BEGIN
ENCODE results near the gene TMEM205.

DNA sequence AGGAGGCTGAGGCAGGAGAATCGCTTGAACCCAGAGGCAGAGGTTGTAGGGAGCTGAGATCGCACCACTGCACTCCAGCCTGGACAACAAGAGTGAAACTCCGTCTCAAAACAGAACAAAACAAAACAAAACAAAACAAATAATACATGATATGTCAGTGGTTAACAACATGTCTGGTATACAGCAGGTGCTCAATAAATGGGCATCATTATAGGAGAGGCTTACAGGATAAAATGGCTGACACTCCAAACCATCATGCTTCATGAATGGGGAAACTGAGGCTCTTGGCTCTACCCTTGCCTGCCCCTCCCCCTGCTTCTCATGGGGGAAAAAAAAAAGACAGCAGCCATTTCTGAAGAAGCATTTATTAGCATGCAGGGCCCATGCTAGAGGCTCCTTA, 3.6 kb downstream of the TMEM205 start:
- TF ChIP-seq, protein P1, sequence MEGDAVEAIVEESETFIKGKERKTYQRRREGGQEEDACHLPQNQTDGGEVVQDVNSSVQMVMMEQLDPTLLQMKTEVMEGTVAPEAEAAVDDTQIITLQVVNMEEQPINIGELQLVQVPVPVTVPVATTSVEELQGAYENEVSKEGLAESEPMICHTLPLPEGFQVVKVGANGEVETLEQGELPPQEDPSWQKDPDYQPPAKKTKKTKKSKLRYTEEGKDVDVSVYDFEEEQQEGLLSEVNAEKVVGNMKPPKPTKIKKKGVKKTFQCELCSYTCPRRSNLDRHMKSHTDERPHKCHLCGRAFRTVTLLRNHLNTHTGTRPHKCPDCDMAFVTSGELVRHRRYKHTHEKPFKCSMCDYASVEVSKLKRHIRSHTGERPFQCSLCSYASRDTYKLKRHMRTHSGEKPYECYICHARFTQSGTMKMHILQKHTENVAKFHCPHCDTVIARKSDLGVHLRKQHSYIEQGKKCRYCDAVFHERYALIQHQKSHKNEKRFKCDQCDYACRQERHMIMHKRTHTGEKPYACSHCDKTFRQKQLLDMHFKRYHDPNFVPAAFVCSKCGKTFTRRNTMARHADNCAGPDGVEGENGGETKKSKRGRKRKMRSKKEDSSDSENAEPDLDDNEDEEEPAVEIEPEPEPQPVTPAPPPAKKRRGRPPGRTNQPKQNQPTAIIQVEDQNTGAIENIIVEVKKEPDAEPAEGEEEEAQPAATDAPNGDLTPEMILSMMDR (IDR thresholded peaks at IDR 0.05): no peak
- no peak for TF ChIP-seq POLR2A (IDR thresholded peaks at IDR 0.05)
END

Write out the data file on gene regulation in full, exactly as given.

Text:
ENCODE results near the gene TMEM205.

DNA sequence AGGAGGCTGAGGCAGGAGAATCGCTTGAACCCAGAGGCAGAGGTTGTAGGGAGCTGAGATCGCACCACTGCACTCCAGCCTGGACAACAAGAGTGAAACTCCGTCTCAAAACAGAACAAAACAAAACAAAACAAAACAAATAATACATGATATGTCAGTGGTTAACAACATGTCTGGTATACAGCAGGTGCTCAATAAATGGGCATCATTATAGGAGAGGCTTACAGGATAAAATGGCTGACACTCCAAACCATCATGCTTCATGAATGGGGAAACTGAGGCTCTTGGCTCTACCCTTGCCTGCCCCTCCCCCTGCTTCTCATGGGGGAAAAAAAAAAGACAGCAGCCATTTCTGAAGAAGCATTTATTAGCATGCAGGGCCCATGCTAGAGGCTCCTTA, 3.6 kb downstream of the TMEM205 start:
- TF ChIP-seq, protein P1, sequence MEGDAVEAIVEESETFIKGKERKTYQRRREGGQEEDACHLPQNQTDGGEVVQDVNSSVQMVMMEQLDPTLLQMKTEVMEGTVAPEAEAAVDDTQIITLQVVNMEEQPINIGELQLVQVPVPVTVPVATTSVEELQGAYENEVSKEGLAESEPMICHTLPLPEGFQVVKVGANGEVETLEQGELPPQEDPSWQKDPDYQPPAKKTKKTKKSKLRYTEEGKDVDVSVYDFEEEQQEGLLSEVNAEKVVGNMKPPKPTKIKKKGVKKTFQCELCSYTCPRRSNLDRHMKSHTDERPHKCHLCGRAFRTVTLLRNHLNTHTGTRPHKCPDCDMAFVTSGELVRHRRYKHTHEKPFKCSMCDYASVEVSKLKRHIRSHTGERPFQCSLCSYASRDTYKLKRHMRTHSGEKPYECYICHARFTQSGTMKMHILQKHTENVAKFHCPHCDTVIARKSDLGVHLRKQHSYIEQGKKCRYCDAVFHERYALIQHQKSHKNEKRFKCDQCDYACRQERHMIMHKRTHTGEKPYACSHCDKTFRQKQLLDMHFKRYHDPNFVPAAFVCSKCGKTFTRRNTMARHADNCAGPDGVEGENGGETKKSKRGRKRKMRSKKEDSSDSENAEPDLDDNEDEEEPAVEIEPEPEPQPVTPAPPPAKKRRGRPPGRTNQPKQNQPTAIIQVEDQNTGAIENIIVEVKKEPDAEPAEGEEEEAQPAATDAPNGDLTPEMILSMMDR (IDR thresholded peaks at IDR 0.05): no peak
- no peak for TF ChIP-seq POLR2A (IDR thresholded peaks at IDR 0.05)